Language proficiency and the international postgraduate student experience

Weaver, M., 2016. Language proficiency and the international postgraduate student experience. DBA, Nottingham Trent University.

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In an increasingly competitive environment, with reduced government funding, full fee-paying international students are an important source of revenue for higher education institutions (HEIs). Although many previous studies have focused on the role of English language proficiency on academic success, there is little known about the extent to which levels of English language proficiency affect these non-native English speaking students’ overall course experience. There have been a wealth of studies considering the importance of adaptation to these students' academic success, but few studies on the relationship between adaptation and course satisfaction. Student satisfaction and loyalty behaviours have also been established as the main consequences of students' study experiences, with important strategic implications for HEIs as students become ever more discerning in their choice of institution. Although some higher education research has focused on the antecedents to student satisfaction and loyalty, this is an under-researched area, particularly in relation to international students. These gaps in the research were addressed through the development of a structural path model to test the influence of English language proficiency on desired institutional outcomes of satisfaction and loyalty, and the extent to which international students’ successful adaptation to their academic, social and cultural environments affects those desired outcomes. The moderating influence of a number of pre-entry attributes were also considered on the path relationships. Nine hypotheses were posited and tested with data collected from a survey conducted on 135 Masters students in one UK business school. Results were first subjected to factor analysis before the hypothesised model was tested with a structural equation modelling approach using AMOS software. The findings support five of the hypotheses, providing empirical evidence that English language proficiency plays a significant role in international students’ satisfaction with their course experience, as mediated by academic and social adaptation. Loyalty intentions are also indirectly affected by English language proficiency through satisfaction. In addition, results confirm that there are differences in the relational paths between international students who complete a pre-sessional course compared to direct entrants, and between collectivist and individualist cultural groups. This study gives important insights into the influence of English language proficiency on student satisfaction and loyalty. Gaining a more comprehensive knowledge of the dimensions which are important to postgraduates, both international and from the UK, is important for HEIs to continue to pursue a competitive advantage. In particular, by understanding the drivers of international students’ satisfaction and loyalty, HEIs will be in a much better position to develop strategies which promote and foster loyalty behaviours, which are so important in generating future revenue opportunities.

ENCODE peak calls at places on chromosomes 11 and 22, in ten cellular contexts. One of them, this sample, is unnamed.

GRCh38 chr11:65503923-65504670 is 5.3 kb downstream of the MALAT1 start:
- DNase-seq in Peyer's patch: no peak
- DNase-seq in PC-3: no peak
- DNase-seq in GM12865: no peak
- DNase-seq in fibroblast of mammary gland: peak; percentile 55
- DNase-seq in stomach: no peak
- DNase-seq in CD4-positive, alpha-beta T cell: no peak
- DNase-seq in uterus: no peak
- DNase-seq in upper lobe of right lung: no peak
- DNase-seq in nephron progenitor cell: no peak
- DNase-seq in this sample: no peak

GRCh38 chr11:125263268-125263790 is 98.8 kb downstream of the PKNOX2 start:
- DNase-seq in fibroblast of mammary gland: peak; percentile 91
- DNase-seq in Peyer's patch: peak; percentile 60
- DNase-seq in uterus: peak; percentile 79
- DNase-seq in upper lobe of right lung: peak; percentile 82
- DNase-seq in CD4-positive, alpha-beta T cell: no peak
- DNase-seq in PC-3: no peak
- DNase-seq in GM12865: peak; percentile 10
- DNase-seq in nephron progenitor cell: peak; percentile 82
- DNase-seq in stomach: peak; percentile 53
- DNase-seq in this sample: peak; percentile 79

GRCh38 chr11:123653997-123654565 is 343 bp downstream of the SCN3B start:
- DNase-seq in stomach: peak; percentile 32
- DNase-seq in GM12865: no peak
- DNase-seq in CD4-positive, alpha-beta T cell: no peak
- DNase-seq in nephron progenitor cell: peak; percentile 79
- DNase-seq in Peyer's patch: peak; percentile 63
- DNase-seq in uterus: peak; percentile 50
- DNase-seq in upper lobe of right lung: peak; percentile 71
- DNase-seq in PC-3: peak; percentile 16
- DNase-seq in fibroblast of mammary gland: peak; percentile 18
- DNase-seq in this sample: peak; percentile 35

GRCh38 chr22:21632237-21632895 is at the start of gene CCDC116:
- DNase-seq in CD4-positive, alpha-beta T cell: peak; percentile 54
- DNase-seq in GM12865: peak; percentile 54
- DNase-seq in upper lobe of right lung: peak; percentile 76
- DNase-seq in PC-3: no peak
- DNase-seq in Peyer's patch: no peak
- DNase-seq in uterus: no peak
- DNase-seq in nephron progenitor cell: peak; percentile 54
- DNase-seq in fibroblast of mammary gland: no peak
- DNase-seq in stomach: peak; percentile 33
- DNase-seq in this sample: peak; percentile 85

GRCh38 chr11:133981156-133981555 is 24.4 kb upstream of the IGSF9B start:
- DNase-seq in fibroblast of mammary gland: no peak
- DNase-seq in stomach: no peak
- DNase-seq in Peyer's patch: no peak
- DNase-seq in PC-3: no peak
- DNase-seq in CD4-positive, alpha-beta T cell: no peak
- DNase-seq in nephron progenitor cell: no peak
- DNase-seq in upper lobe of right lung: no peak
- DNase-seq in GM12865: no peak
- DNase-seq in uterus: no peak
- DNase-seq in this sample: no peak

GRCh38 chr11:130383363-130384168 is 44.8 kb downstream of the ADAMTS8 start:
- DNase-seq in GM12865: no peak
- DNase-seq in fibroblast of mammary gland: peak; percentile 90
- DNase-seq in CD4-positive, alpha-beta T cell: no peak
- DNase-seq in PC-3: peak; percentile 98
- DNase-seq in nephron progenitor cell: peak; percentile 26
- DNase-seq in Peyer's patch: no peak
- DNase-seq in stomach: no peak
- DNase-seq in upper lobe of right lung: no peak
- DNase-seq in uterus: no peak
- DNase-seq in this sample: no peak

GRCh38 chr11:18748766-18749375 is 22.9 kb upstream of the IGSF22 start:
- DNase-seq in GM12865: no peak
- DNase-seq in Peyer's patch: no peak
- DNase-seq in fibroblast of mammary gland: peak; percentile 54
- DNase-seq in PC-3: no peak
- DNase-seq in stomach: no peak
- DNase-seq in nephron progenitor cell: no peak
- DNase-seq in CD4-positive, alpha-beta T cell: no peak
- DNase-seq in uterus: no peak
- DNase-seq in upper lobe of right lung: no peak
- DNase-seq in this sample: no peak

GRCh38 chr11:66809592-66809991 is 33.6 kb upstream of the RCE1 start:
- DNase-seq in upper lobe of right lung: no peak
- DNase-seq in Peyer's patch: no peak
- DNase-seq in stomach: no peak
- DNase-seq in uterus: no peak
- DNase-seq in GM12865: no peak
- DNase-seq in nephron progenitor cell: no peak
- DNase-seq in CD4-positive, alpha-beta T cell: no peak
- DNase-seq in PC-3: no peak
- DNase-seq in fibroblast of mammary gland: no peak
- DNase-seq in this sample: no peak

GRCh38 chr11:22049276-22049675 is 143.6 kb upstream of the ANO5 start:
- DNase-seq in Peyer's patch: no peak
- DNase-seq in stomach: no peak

Item Type: Thesis
Creators: Weaver, M.
Date: March 2016
Divisions: Schools > Nottingham Business School
Record created by: Linda Sullivan
Date Added: 16 Aug 2016 13:53
Last Modified: 16 Aug 2016 13:53

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